It wasn’t ‘t even what you thought it was when you thought it was it.
From “Ernest Hemingway: war hero, big-game hunter, ‘gin-soaked abusive monster’,” Time Literary Supplement
James Campbell reviewing The Letters Of Ernest Hemingway, Volume One: 1907–1922 and Hemingway’s Boat: Everything he loved in life, and lost, 1934-1961, by Paul Hendrickson
Of Ernest Hemingway’s youngest son, Gregory:
“When it’s all added up, papa, it will be: he wrote a few good stories, had a novel and fresh approach to reality and he destroyed five persons – Hadley, Pauline, Marty [Gellhorn], Patrick, and possibly myself. Which do you think is the most important, your self-centred shit, the stories or the people?”
Gregory’s mother (and Patrick’s) was Pauline Pfeiffer, whom Hemingway had taken up with in 1926, leaving Hadley with their three-year-old son John. In 1937, when Patrick was nine and Gregory six, he deserted Pauline for Martha Gellhorn. Gregory, who was writing the day after his twenty-first birthday, as if having waited until the age of entitlement, called his father a “cocksucker” and a “gin-soaked abusive monster”.
“God have mercy on your soul for the misery you have caused. If I ever meet you again and you start piling the ruthless, illogical and destructive shit on me, I will beat your head into the ground and mix it with cement to make outhouses.”
As for “filial respect”, he scarcely needed to make the point that it was dead, but did so anyway, perhaps in the service of pressing home another: “It’s gone Ernestine dear, it’s gone!”
Even Hendrickson cannot say whether “Ernestine” was another of Gregory’s fancies, or if the bark had a surprise bite. Five years earlier, Hemingway had begun writing The Garden of Eden, in which his and Mary’s transsexual role playing is rendered in light fictional coating. David and Catherine of the novel (published posthumously in 1986) are not far removed from Ernest and Mary. A year after responding patiently to Gregory’s fury, he wrote in Mary’s journal: “She loves me to be her girls [sic], which I love to be”.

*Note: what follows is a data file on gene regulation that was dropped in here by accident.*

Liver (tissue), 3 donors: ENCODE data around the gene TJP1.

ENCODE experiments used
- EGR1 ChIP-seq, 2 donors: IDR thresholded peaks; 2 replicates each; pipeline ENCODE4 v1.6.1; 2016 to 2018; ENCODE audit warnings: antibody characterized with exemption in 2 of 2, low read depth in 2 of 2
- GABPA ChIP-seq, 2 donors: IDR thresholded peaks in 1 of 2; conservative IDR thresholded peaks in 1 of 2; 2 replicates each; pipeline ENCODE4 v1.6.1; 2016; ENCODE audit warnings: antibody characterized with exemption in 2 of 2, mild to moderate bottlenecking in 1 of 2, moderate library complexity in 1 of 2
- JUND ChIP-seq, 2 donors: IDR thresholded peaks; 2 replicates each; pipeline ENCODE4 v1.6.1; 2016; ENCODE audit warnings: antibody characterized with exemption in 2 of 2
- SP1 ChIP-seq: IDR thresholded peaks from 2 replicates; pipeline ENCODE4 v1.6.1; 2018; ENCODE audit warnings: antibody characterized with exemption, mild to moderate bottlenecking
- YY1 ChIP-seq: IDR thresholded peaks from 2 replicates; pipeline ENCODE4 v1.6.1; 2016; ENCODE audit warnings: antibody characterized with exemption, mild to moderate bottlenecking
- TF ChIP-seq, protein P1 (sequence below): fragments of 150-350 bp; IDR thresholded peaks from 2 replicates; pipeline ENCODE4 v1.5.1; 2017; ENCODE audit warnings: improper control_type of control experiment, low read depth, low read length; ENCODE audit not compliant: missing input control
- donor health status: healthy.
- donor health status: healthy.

The focus of Gregory’s present anger was a minor incident which took place on September 30 the previous year, and a major one twenty-four hours later. Hearing that Gregory had been charged with causing a public disturbance after entering a cinema in Los Angeles dressed in women’s clothing, Pauline flew down from San Francisco to attend a court hearing on October 1. Between touchdown and the commencement of court proceedings, she suffered a ruptured blood vessel, caused by an undiagnosed tumour, and died on the operating table. The “Ernestine” letter is cited by Hendrickson as part of an extensive, compassionate examination of Gregory’s history. In 1995, by then a qualified doctor and the father of five children by three women, Gregory underwent gender realignment surgery and became Gloria. In his memoir Papa (1976), he wrote of his father’s attempt to blame Pauline’s death on his transgressive habit: “I believed him”.
- Hemingway’s Boat by Paul Hendrickson: review (telegraph.co.uk)
- Ernest Hemingway’s granddaughter returns to author’s Cuban home to mark 50th anniversary of his suicide (dailymail.co.uk)
- New Book: Hemingway’s Boat by Paul Hendrickson (repeatingislands.com)
- Author: “The Paris Wife” (walkietalkiebookclub.wordpress.com)
- WATCH: Inside Hemingway’s Cuba Home (huffingtonpost.com)
- Book Review: To Have and Have Not, Ernest Hemingway (chalkthesun.wordpress.com)
- Glimpses of Hemingway (nytimes.com)
- “Can we ever really know Ernest Hemingway?” (salon.com)
- The Slow Crack-Up (online.wsj.com)
- Op-Ed Columnist: A Farewell to Macho (nytimes.com)